How to take time off from your freelance work

How to take the real holiday from your freelance business

When you run a freelance business, it might be difficult to take time off. The freedom to work from any place brings the temptation to take your work with you, wherever you go. But if you are your own boss, you probably need the real holiday more than anyone else.

So, how can you fully unplug from your freelance business? How to stop trying to combine your work with sightseeing, climbing, sunbathing, socialising and simply rest from the daily grind?


Here are some methods that may come in handy:


1. Make a budget

The biggest downside of working freelance is the lack of paid time off. But you can easily cope with it by preparing for expected and unexpected breaks. As a rule of thumb, you should always have a safety net to get ready for the worst-case scenario such as a sudden loss of clients, late payments or health issues. When planning your financial cushion, make sure to add an extra number for your yearly holiday as well.


In this way, you’ll be able to figure out how to absorb a potential loss of income while you’re away and you’ll know how much you can spend on your journeys. Even better, make sure your business can generate profit without the constant exchange of your time and skills. Think about passive income, such as online courses, books, e-books, website or graphic templates, or other online products and services. In such a scenario, it will be much easier to take time off as you’ll be earning money even if you’re far away from your screen and your office.


2. Inform your customers

Once you set the date for your holiday, remember to inform your regular customers about your absence. Send them a message well in advance and then remind them about your holiday several days before you leave. They might have forgotten about your plans even if you communicated it earlier. Use this opportunity to ask if there’s anything else you could do for them before your trip and let them know if you’ll be fully unavailable or checking your e-mails/taking calls periodically. You can also arrange coverage—another freelancer from your field of expertise—who could take over any urgent projects while you’re away. In this case, provide your customers with the contact data of your colleague to ensure seamless service.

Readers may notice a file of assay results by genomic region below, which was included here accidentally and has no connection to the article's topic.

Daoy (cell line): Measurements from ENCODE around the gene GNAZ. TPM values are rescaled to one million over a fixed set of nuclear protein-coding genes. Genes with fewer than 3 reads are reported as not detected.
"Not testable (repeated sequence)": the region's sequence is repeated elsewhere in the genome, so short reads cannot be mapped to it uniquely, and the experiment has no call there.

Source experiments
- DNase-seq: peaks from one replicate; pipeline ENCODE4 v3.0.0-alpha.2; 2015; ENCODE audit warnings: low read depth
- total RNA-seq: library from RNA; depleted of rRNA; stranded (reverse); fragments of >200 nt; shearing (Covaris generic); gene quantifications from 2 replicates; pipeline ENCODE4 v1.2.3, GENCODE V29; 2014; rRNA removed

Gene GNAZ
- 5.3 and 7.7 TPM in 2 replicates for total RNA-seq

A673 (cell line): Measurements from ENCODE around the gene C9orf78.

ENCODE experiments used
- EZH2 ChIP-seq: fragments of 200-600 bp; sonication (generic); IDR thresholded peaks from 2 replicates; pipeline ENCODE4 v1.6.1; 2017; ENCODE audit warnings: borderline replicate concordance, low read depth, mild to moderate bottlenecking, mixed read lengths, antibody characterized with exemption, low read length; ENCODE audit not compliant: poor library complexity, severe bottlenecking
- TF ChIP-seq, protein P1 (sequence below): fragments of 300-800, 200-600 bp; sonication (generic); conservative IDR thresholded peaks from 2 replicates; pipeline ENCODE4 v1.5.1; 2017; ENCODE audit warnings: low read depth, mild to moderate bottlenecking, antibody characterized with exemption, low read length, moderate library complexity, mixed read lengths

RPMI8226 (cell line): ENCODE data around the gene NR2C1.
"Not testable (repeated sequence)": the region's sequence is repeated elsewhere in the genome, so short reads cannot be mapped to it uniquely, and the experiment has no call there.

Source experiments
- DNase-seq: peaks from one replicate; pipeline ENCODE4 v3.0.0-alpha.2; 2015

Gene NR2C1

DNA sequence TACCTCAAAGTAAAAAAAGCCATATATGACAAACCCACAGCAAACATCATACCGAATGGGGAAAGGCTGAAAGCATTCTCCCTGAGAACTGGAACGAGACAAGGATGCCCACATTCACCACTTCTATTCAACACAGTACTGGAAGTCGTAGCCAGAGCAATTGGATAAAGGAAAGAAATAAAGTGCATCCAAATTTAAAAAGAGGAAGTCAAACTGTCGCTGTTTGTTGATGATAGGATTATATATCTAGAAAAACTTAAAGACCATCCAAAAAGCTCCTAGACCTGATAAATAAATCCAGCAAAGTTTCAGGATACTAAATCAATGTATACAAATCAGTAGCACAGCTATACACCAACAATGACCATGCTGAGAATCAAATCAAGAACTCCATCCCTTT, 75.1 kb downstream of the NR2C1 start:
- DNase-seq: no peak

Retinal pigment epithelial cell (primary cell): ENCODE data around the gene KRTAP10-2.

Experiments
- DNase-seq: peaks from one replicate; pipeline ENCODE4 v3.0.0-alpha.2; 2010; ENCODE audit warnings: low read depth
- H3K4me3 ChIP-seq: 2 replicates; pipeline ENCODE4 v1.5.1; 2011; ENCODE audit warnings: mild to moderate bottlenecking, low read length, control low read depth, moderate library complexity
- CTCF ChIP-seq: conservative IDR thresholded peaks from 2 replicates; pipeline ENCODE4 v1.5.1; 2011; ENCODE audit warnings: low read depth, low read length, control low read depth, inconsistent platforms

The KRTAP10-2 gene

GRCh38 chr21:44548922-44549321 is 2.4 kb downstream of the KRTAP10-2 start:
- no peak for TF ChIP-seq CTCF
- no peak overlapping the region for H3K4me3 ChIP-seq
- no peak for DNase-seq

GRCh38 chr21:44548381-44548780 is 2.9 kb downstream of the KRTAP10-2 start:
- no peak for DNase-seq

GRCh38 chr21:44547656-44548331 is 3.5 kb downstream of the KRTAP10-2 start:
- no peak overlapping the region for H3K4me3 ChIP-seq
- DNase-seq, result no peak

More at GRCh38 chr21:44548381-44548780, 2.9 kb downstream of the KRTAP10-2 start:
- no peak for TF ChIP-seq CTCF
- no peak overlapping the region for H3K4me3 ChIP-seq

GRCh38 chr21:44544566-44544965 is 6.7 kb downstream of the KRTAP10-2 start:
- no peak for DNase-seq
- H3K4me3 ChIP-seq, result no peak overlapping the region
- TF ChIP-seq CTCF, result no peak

Finally, don’t forget to set an out-of-office message informing how long you will be gone and when to expect a response.


3. Schedule your marketing

Before you leave on your well deserved holiday take some time to schedule your marketing campaigns such as social media posts, blog articles, podcast episodes or newsletters. You can use tools such Hootsuite, Sendible or Sprout Social to plan your content in advance and keep interacting with your target audience.

Otherwise you might lose momentum when you’re gone. Depending on how long your break is, you could also lose some of your fans and followers disappointed by your sudden silence. If you put your marketing on hold, your potential clients may end up turning to your competitors, so make sure you prepare enough content to keep sparking their interest.


No matter how and when you decide to plan your time off, the key step is to understand that you deserve a real break from work. Taking care of yourself means taking care of your business—you don’t need long and fancy holiday to be able to recharge your batteries, but you do need to take your mind off your work to gain some perspective, enjoy quality time with your family and friends, and get inspired by new people, events or places.


So, how are you planning to prepare for your next real holiday?



P.S. I share more tips on establishing the right approach to your freelance work in my free e-book “How to make the best use of your time”.

And if you’re looking for advice on how to juggle your freelance business with motherhood, have a look at my book “You’ve got this: How to continue your freelance career when you become a mother.


Dorota helps digital brands infuse their content with a local touch. She is a localization consultant, translator specialized in IT, prompt engineer, and a book author. Dorota teaches online courses on localization, writes for her blog and a Medium publication. She also runs a Small Biz AI, a Substack newsletter for freelancers and small business owners ready to discover handy AI tools.